Nearly half of employed U.S. job seekers (49%) believe artificial intelligence (AI) tools used in job recruiting are more biased than their human counterparts, according to a new survey by the American Staffing Association and The Harris Poll.
The skepticism is higher among individuals actively involved in the job-seeking process. Among those who are at least considering a new job, 43% believe AI recruiting tools are more biased than humans, compared to just 29% of those with no immediate plans for a job change.
The survey also found that 39% of current job seekers have used AI tools to assist in applying for a job. Usage varies based on race/ethnicity among U.S. residents, with 36% of Hispanic and 34% of Black U.S. adults saying they have used AI when applying for a job, compared to only 17% of White Americans.
The findings come just weeks after the Equal Employment Opportunity Commission released guidance on how to incorporate AI into a job search while still adhering to the Civil Rights Act of 1964 and the Americans with Disabilities Act. The guidance acknowledged that AI tools can be biased, and it urged employers to take steps to mitigate that bias.
The survey’s authors said the results suggest that there is a need for more transparency and accountability around the use of AI in job recruiting. They also called for more research into the potential biases of AI tools.
“The findings of this survey are a wake-up call for employers,” said Betsy Zeller, CEO of the American Staffing Association. “They need to be aware of the potential for bias in AI tools and take steps to mitigate it.”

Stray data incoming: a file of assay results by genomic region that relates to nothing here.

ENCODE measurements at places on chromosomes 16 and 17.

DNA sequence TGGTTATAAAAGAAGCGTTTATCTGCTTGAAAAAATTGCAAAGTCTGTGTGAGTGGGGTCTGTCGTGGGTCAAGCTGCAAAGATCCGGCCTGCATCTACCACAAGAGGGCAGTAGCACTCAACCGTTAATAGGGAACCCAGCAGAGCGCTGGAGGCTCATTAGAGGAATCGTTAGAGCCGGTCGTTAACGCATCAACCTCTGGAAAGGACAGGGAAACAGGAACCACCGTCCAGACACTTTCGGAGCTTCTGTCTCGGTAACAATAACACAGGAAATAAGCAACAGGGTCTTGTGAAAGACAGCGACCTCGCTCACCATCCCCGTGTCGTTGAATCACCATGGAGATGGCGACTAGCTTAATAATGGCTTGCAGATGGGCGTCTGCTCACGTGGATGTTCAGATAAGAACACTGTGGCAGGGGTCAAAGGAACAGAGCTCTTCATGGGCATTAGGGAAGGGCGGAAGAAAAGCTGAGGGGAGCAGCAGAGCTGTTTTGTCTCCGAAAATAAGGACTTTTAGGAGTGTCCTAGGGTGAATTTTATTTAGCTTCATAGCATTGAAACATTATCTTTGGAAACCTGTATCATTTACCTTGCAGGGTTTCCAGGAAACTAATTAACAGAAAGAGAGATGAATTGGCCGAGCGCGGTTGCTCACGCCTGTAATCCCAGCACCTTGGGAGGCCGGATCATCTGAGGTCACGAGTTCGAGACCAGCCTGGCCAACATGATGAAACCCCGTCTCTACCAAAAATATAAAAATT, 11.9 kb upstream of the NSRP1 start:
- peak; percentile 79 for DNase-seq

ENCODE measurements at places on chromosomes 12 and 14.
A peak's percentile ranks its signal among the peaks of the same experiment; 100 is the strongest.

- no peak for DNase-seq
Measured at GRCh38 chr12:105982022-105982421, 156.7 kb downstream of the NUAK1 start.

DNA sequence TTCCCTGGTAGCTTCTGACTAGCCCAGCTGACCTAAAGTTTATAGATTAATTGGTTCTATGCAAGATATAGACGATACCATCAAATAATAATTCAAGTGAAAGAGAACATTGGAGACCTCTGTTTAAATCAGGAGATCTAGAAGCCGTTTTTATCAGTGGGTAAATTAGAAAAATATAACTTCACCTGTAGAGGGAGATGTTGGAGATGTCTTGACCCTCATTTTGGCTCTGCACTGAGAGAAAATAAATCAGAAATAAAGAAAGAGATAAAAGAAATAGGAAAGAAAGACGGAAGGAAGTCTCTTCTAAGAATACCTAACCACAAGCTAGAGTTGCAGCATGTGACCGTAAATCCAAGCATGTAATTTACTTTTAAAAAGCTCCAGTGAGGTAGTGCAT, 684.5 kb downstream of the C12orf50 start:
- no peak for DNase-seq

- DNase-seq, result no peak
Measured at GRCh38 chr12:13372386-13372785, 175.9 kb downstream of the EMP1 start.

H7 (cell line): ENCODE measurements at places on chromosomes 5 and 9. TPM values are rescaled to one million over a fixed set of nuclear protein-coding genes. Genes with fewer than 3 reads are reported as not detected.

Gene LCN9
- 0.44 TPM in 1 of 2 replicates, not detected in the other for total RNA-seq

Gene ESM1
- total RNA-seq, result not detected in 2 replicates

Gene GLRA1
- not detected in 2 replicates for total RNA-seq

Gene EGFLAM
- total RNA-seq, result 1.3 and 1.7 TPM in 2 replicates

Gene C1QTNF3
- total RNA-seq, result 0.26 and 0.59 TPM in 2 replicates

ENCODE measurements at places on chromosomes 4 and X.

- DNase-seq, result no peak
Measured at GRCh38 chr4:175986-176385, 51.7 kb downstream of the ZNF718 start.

The survey was conducted online among a representative sample of 1,000 employed U.S. adults ages 18 and over. The margin of error is plus or minus 3.1 percentage points.
Here are some additional thoughts on the story:
- The use of AI in job recruiting is a growing trend, and it is important to be aware of the potential for bias in these tools.
- Employers should take steps to mitigate bias in AI tools, such as by using multiple tools and by having humans review the results of AI-driven decisions.
- More research is needed to understand the potential biases of AI tools.
- Job seekers should be aware of the potential for bias in AI tools and should be prepared to challenge any decisions that they believe are unfair.
“Job seekers may feel comfortable using artificial intelligence tools in their job search, but that does not equate to trusting AI to make fair hiring decisions,” said ASA chief executive officer Richard Wahlquist. “As AI tools become more widely deployed, it’s critical that hiring managers work to increase transparency and accountability in their hiring processes and use tools that meet current and emerging antibias standards. It’s also critically important that policymakers and technologists thoughtfully consider measures intended to lower bias in AI hiring systems.”